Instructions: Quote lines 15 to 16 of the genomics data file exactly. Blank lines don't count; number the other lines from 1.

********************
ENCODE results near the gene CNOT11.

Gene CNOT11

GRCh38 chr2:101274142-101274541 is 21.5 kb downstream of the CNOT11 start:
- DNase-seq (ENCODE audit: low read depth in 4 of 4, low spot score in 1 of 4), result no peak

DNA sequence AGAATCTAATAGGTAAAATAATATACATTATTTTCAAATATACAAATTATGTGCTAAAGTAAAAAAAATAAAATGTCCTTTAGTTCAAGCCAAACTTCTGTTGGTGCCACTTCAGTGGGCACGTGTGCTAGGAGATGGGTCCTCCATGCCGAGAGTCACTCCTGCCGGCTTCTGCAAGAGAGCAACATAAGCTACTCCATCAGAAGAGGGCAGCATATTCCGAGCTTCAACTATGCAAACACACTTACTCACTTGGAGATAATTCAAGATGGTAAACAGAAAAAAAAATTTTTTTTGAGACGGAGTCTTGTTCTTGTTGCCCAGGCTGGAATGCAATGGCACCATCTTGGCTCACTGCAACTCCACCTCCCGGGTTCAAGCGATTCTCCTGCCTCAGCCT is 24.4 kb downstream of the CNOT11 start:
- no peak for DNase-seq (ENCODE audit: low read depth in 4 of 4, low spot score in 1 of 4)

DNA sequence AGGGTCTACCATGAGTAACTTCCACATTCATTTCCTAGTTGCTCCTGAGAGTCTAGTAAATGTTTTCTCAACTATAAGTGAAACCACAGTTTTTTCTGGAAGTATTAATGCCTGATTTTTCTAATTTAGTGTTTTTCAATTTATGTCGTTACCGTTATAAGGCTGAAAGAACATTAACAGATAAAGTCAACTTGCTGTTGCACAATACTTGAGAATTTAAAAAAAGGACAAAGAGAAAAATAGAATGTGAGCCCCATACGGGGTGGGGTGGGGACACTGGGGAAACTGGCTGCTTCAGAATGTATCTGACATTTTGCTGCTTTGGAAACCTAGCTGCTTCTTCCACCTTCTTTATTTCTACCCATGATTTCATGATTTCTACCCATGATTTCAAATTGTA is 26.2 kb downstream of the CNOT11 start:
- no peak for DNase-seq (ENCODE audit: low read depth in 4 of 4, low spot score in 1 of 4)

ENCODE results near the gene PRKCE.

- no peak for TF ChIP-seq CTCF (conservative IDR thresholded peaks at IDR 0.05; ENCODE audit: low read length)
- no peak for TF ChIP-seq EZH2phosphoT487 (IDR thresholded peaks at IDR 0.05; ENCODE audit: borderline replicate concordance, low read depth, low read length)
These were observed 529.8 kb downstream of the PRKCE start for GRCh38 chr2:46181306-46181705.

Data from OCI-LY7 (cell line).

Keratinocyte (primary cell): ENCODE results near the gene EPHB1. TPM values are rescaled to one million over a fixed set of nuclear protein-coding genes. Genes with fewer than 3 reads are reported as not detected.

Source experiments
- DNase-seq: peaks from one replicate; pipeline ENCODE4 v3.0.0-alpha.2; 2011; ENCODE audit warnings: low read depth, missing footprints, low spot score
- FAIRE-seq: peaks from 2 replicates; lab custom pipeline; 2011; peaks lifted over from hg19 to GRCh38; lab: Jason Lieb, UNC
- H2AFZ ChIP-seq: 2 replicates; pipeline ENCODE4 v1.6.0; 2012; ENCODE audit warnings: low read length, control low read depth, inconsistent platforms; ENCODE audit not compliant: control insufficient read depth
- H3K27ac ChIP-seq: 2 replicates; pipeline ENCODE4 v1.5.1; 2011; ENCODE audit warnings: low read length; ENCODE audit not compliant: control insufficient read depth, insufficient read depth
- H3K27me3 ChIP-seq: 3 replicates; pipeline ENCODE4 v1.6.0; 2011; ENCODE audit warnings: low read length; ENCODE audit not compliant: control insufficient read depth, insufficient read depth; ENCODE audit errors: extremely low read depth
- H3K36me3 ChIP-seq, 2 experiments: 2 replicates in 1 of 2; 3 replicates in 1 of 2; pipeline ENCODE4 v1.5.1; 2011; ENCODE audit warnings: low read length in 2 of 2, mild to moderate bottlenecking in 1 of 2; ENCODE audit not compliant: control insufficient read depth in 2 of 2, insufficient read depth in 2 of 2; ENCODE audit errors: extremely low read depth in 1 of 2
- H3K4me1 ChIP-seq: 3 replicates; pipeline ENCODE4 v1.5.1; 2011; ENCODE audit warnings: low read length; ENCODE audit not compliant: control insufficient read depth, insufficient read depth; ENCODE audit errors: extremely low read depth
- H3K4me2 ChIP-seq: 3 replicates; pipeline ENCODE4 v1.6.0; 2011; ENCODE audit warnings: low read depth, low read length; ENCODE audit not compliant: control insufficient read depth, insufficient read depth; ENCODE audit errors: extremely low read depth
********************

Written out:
Source experiments
- DNase-seq: peaks from one replicate; pipeline ENCODE4 v3.0.0-alpha.2; 2011; ENCODE audit warnings: low read depth, missing footprints, low spot score